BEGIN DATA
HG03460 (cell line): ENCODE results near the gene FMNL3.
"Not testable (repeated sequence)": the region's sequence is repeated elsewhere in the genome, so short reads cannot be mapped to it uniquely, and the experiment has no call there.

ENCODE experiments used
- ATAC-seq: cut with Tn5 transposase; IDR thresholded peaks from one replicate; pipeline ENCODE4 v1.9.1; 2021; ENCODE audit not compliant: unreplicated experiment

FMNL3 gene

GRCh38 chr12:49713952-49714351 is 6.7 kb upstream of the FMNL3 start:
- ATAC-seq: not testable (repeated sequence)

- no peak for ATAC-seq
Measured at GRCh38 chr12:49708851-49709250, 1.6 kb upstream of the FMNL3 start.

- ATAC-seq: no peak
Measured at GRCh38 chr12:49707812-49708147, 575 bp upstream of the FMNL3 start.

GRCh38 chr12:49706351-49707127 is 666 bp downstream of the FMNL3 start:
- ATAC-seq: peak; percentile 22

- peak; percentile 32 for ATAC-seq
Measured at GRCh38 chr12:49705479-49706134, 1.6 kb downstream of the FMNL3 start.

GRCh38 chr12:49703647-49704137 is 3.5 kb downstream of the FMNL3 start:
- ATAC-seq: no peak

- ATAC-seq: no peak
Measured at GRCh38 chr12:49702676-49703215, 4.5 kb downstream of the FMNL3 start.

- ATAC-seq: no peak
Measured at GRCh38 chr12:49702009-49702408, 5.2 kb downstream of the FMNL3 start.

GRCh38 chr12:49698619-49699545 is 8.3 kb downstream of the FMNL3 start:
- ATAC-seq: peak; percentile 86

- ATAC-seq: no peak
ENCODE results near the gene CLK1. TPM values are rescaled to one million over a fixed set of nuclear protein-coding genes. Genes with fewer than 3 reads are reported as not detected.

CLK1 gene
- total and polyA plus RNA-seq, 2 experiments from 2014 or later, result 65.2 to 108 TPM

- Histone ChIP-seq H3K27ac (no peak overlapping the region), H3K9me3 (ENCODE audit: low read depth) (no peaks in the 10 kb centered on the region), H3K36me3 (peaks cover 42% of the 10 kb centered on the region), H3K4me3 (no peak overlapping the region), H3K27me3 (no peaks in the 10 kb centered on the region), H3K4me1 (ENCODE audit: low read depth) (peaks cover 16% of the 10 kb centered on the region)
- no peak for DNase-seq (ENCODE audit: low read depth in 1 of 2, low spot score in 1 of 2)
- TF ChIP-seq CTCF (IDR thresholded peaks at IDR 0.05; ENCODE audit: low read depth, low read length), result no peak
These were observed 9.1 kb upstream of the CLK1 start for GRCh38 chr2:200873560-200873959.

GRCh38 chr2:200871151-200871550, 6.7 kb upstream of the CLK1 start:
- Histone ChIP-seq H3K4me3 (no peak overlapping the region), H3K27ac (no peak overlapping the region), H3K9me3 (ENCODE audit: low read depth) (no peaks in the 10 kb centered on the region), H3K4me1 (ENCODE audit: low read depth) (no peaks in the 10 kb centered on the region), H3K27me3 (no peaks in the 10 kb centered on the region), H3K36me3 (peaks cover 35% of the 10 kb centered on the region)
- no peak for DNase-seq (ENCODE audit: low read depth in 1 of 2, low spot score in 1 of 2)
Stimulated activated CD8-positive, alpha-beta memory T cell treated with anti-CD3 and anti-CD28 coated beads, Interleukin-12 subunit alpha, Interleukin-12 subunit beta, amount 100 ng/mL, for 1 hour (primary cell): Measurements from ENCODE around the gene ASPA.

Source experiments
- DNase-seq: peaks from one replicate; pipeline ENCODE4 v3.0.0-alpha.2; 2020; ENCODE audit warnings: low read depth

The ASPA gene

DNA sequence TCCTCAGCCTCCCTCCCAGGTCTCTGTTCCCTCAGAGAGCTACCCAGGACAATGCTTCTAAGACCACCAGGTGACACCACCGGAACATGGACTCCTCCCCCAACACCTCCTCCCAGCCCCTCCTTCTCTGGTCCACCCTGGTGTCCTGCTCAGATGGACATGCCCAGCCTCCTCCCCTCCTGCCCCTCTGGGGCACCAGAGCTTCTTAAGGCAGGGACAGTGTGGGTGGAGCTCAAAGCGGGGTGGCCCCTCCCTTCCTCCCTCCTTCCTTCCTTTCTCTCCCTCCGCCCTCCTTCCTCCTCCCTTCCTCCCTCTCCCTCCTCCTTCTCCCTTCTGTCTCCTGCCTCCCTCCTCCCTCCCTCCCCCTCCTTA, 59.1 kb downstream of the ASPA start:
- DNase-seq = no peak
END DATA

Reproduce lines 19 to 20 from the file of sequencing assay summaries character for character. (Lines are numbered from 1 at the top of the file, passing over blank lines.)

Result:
Measured at GRCh38 chr12:49702676-49703215, 4.5 kb downstream of the FMNL3 start.

- ATAC-seq: no peak